Lucilius And Horace; A Study In The Classical Theory Of Imitation Volume 1

Paperback | October 12, 2012

byGeorge Converse Fiske

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This historic book may have numerous typos and missing text. Purchasers can usually download a free scanned copy of the original book (without typos) from the publisher. Not indexed. Not illustrated. 1920 edition. Excerpt: ...personification of the mutto by Lucilius in this immediate context. The actual words of Lucilius, as the parallels quoted by Marx prove, refer to masturbation, a practice approved by the Cynics. I turn next to a somewhat extended passage in Horace's satire, lines 86-95. Here Horace first describes the method employed by the shrewd buyer, on his guard against overvaluing a fine head and face alone, in appraising the "points" of a horse. Then in lines 93-95 the application of this illustration is made to the question of the "fine points" of a woman, especially to the danger of disillusion in the case of the matron, whose beauty of face alone is visible. Here Horace seems to have had in mind, and to have paraphrased certain passages from both the 7th and the 8th books of Lucilius. The Horatian passage is as follows: regibus hic mos est, ubi equos mercantur: opertos inspiciunt, ne si fades, ut saepe, decora molli fulta pede est, emptorem inducat hiantem, quod pulchrae clunes, breve quod caput, ardua cervix. hoc illi recte, ne corporis optima Lyncei contemplere oculis, Hypsaea caecior illa quae mala sunt spectes. 'o cms, o bracchial' verum depugis, nasuta, brevi latere ac pede 1ongost. matronae praeter faciem nil cernere possis, cetera, ni Catia est, demissa veste tegentis. The discussion on beauty of face was clearly found in Lucilius, book 7, as we may see from fragments 269 and 271. In fragment 269, a speaker presumably a lover, expresses his love for a girl addressed in the second person, shows that he is an admirer of her youthful beauty and face, and promises to be a lover: qui te diligat, aetatis facieque tuae se fautorem ostendat, fore amicum polliceatur. In line 271 the exact meaning of the simile is uncertain: aetatem et faciem, ut...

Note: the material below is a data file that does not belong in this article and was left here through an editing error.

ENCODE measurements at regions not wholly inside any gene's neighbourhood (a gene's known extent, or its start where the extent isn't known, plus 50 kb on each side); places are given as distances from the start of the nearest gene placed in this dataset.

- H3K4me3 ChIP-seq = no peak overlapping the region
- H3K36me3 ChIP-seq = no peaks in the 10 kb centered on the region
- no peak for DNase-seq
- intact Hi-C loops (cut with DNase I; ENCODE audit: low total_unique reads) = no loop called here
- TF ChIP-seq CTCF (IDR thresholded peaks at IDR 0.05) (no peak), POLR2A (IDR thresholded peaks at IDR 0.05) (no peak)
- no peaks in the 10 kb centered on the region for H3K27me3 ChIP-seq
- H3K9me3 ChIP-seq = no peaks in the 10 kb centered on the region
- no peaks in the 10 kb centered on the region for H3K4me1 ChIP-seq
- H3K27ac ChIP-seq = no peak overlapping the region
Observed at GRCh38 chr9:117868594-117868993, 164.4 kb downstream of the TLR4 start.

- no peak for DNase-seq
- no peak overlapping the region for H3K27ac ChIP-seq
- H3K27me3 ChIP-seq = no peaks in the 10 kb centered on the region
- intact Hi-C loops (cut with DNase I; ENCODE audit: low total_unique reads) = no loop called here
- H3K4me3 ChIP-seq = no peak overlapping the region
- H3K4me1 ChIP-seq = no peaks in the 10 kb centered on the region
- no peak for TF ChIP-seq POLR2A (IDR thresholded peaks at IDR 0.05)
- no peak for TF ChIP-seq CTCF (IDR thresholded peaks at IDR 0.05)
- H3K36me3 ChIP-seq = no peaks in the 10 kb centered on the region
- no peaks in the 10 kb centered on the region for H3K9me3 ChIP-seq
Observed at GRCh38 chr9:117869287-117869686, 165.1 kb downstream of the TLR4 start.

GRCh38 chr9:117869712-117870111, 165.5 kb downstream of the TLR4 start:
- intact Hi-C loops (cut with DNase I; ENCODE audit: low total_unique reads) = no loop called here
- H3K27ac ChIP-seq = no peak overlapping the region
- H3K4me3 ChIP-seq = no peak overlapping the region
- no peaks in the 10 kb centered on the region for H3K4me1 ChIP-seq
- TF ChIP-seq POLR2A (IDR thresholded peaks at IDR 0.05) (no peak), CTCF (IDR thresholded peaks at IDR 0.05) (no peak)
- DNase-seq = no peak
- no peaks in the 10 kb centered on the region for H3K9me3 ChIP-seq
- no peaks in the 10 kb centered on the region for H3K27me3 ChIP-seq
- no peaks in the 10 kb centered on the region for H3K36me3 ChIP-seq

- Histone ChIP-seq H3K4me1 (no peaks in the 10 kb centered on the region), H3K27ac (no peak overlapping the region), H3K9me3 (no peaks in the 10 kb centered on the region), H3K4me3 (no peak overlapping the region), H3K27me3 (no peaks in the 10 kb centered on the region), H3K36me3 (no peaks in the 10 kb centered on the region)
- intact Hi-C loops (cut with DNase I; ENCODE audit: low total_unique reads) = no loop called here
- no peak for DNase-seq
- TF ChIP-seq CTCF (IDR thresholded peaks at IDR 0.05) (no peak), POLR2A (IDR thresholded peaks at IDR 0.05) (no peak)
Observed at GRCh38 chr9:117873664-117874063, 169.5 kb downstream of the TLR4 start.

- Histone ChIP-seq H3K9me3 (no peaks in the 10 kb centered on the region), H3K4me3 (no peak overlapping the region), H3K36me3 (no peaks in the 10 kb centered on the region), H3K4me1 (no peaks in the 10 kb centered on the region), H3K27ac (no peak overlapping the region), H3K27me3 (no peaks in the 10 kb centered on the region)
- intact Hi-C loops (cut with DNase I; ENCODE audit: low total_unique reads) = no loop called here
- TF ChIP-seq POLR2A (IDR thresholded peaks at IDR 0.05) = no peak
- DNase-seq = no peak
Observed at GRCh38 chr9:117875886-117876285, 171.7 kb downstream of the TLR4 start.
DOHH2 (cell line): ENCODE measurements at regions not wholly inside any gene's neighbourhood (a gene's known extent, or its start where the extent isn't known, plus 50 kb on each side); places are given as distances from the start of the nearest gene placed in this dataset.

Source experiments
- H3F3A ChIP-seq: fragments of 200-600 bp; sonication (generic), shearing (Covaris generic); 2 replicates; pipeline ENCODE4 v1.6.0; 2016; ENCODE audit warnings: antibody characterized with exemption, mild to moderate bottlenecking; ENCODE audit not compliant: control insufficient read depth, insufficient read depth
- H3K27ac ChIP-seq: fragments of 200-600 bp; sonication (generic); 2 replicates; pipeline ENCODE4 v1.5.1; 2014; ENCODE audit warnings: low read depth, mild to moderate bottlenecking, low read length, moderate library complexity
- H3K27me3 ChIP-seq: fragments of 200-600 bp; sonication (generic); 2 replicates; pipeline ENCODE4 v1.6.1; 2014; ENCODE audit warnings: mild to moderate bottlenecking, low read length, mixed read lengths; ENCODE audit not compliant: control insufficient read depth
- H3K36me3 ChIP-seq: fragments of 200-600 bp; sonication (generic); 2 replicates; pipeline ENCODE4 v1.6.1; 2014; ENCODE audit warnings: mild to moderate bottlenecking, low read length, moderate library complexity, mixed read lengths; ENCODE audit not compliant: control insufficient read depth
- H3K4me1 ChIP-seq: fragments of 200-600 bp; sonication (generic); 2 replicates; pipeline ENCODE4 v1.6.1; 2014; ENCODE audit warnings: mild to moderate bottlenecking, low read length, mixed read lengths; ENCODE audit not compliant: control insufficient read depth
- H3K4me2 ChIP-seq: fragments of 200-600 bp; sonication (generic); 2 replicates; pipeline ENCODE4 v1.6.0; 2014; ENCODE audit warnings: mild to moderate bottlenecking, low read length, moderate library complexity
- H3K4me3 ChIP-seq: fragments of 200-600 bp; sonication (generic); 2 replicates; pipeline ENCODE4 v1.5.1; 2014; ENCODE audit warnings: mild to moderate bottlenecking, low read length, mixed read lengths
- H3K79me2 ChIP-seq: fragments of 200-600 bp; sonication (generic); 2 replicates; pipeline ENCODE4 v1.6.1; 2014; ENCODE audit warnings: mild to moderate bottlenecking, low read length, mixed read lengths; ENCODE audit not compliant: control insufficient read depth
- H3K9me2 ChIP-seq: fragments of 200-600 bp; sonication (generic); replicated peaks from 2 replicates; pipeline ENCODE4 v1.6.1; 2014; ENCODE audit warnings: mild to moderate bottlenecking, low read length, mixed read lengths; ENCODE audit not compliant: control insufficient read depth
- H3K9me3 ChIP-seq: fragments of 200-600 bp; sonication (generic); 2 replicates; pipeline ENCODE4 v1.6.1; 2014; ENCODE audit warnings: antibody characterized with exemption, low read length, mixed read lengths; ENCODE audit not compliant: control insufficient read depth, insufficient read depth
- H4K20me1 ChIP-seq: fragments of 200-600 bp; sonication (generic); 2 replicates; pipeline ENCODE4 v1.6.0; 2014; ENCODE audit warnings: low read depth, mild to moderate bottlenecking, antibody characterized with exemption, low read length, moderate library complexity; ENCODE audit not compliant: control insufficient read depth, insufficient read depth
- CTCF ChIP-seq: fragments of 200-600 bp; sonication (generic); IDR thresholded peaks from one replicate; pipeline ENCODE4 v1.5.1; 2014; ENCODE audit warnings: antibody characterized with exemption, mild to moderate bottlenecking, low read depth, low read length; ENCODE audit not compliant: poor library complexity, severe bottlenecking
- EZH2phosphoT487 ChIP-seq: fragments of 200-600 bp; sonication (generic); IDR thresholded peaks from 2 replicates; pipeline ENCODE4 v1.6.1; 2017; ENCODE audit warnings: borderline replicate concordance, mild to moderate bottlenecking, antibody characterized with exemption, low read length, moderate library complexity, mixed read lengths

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This historic book may have numerous typos and missing text. Purchasers can usually download a free scanned copy of the original book (without typos) from the publisher. Not indexed. Not illustrated. 1920 edition. Excerpt: ...personification of the mutto by Lucilius in this immediate context. The actual words of Lucilius, as the parall...

Format:PaperbackDimensions:192 pages, 9.69 × 7.44 × 0.41 inPublished:October 12, 2012Publisher:General Books LLCLanguage:English

The following ISBNs are associated with this title:

ISBN - 10:0217859933

ISBN - 13:9780217859936

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